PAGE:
30-year migration of `The Bird'

OTHER VOICES

The Kickoff

July 26, 2006|By MICHAEL ROSENBERG | MICHAEL ROSENBERG,DETROIT FREE PRESS

When Mark Fidrych comes back to Michigan, as he did twice this month, he immediately becomes The Bird. He is still famous here, 30 years after he did anything fame-worthy. When people recognize Fidrych, what do they ask about?

"The season," he said.

It needs no clarification. He really only had one.

The year was 1976, which was perfect. If Mark Fidrych had come along 15 years earlier or 15 years later, he wouldn't have had such universal appeal. In 1961, many would have been appalled by his showmanship; in 1991, they would have figured he was a phony.

But 1976 was just right for the pitcher they called The Bird. In 1976 a man could be different without being an outcast; he could have long hair and talk to the baseball before he pitched without too much backlash. And ballplayers still were part of the working class. (He made the major league minimum of $16,500.)

Fidrych didn't just talk to the ball. When somebody got a hit off him, he spit out his gum and refused to use that ball again. He jumped over the white lines on his way to the mound. He got his nickname, The Bird, because minor league manager Jeff Hogan said he walked like Big Bird.

He was famously unsophisticated. The stories abounded: He didn't know who Yankees star Thurman Munson was. He always checked pay phones for loose change. His wardrobe was so raggedy, general manager Jim Campbell had to buy him a suit.

Fidrych had to be seen to be believed. This explains why Tiger Stadium attendance shot up every time he pitched.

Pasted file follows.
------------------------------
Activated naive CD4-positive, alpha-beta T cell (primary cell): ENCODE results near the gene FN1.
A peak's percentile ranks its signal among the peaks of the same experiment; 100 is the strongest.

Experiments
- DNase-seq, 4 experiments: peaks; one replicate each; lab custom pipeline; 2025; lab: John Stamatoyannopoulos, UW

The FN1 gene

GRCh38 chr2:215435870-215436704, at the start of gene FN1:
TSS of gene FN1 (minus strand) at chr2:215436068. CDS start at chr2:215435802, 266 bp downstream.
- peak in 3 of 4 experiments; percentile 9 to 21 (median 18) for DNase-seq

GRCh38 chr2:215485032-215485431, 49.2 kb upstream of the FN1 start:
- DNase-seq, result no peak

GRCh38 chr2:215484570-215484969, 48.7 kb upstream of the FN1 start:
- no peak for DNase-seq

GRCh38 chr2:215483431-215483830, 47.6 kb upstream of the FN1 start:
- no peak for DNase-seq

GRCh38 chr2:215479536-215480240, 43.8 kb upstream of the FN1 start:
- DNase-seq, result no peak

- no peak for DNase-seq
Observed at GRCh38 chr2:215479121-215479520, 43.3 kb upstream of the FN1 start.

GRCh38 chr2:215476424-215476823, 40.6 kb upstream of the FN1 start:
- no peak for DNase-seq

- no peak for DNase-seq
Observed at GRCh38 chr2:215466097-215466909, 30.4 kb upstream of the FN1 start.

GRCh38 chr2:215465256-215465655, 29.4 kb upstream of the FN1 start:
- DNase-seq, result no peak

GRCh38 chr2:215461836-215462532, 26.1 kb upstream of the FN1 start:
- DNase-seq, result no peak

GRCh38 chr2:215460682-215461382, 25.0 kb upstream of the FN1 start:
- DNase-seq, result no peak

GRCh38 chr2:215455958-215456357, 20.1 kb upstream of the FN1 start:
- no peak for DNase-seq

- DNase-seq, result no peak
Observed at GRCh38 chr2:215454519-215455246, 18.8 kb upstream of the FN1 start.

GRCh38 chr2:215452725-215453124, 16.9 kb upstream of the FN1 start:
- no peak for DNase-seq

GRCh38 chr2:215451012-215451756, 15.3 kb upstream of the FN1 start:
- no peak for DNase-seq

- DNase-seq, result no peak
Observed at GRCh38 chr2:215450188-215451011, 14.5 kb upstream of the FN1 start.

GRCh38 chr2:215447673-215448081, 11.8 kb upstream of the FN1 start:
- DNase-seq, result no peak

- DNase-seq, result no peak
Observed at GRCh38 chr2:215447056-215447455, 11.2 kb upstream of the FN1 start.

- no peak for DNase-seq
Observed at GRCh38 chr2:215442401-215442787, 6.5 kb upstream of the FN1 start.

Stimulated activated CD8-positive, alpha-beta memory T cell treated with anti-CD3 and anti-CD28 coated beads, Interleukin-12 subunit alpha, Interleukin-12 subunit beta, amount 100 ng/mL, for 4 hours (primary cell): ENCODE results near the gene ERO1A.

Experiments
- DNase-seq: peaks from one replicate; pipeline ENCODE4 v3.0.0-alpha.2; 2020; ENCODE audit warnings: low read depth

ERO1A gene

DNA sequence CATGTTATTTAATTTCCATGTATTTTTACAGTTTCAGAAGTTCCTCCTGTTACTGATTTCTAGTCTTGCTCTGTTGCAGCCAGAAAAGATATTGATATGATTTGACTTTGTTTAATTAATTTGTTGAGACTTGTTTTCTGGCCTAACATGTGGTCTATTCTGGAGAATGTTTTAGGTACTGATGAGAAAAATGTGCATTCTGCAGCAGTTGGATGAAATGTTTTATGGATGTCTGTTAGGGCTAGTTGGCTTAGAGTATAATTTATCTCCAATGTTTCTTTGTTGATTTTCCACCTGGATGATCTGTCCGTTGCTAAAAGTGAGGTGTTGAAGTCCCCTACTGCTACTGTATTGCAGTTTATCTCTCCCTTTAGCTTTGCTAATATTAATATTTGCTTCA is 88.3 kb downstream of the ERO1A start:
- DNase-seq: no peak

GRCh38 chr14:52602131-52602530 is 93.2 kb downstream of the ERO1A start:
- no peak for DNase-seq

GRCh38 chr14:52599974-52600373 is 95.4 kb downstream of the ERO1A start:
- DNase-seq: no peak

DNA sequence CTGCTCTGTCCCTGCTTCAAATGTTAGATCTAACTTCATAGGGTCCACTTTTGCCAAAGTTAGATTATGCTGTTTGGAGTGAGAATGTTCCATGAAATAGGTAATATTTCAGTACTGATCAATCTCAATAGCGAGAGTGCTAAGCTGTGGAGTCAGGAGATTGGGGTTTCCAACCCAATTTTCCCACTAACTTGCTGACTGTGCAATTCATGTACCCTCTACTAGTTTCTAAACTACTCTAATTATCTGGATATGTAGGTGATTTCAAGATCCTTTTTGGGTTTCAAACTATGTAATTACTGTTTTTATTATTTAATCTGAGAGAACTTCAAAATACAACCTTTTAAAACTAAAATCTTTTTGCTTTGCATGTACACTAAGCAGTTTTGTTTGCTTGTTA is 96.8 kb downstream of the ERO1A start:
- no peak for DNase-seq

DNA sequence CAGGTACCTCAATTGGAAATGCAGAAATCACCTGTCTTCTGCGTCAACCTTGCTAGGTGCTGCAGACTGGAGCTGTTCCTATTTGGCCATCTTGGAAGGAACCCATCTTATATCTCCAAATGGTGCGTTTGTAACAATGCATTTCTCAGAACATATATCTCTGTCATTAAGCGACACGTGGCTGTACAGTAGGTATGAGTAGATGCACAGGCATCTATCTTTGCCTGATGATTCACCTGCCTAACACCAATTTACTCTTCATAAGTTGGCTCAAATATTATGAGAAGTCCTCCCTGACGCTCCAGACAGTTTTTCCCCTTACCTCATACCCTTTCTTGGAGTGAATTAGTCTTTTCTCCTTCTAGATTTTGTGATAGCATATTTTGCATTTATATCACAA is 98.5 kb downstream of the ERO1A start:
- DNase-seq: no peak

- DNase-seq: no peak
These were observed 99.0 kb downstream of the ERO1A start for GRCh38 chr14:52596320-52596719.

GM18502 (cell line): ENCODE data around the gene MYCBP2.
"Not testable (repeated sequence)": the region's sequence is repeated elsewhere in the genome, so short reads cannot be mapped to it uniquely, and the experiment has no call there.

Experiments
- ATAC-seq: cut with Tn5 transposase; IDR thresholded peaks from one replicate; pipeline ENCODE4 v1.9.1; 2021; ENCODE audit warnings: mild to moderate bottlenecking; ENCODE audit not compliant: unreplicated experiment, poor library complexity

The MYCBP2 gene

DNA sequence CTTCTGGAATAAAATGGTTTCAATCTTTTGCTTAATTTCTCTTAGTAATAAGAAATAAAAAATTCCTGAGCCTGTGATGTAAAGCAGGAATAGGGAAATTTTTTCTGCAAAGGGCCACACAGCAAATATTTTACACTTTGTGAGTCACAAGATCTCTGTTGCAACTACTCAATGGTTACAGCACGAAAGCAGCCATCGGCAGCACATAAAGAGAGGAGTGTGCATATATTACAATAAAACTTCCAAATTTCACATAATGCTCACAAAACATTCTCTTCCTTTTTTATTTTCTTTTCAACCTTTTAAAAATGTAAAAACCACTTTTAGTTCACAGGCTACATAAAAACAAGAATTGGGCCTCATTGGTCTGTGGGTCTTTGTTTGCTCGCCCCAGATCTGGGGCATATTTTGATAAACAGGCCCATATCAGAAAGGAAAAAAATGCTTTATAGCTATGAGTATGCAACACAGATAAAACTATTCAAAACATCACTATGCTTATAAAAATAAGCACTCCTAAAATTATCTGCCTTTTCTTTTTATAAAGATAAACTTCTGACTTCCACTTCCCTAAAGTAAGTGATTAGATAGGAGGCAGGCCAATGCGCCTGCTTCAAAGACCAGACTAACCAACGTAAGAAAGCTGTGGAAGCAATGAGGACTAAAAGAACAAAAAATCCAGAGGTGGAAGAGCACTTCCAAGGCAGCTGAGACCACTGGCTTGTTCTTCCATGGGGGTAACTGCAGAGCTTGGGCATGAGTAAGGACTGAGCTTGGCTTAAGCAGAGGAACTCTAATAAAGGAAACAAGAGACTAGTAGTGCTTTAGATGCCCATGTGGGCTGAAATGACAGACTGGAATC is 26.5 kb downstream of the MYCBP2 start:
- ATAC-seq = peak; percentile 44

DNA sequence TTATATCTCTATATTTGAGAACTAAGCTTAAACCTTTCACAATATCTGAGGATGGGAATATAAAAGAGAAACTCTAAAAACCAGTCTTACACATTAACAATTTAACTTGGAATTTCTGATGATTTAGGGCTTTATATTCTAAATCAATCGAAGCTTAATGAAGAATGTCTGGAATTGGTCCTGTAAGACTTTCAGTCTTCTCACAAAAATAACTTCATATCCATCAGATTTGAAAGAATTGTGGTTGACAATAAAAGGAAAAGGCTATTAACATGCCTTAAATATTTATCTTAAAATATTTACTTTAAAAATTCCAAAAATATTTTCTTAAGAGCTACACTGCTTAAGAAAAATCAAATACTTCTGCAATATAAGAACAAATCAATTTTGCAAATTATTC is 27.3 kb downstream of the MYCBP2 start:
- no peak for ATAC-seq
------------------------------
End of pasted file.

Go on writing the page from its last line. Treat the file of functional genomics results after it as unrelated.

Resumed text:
Did he see himself as eccentric?

"No," he said last week in his thick Massachusetts accent. "I saw myself as a ballplayah."

So why do people remember him so well?

"Ah," he said, "I was a winnah."

And this leads to the next question people ask Fidrych:

"What happened to your arm?"

In 1976, Fidrych was 19-9 with a big league-best 2.34 ERA. He started the All-Star Game ... at 22.

But after one season, Fidrych's major league career was more than half over. He injured his knee in spring training in 1977, came back healthy, and then ...

"I was playing Baltimore in Baltimore and about the fifth inning something happened," Fidrych said. "The arm just went dead."

He had torn his rotator cuff. He was about to live every pitcher's nightmare, except he didn't know why. Nobody diagnosed the torn rotator cuff until 1985.

By that time, Fidrych had been out of the majors for five years. He started only 27 games after 1976, compared to 29 that year. (Of those 29, he completed 24, which might explain the rotator cuff injury.)

Fidrych thought about buying an auto repair shop with the money he made in baseball, but by the mid-1980s, cars were becoming more high-tech, and that didn't appeal to him. He bought a dump truck instead.

He has been driving it ever since in his native Massachusetts. On some jobs he helps lay sewer pipe. Once a week, he helps out at his mother-in-law's restaurant, Chet's Diner in Northborough, Mass.

Fidrych likes driving the truck but, at 51, he'd like to scale back and do more promotional work.

Through it all, Fidrych is always the innocent. He did his own grocery shopping after games. He lived in Michigan year-round.

"I had the sunrise in my bedroom and the sunset on my porch," he said of his Belleville home. "You couldn't beat it."

The sun set quickly on Fidrych -- of course that's as much of his story as his success. So much of sports' appeal lies in the known. We find out, definitively, who has the best team each year, and almost every athlete's contribution is quantifiable.

Maybe that's why Fidrych's story endures: We never found out how good he would have been -- whether he was a one-year wonder or a Hall of Famer.

After The Season and the arm, people ask Fidrych about himself. It's as though life ended for him in 1976. (In fact, he got married and has a daughter and seems quite happy.)

They ask: Is everything OK?

"And you go, `Yah,'" Fidrych said. " `Everything is.' They show concern. I'm a lucky guy to have that."

Michael Rosenberg writes for the Detroit Free Press.

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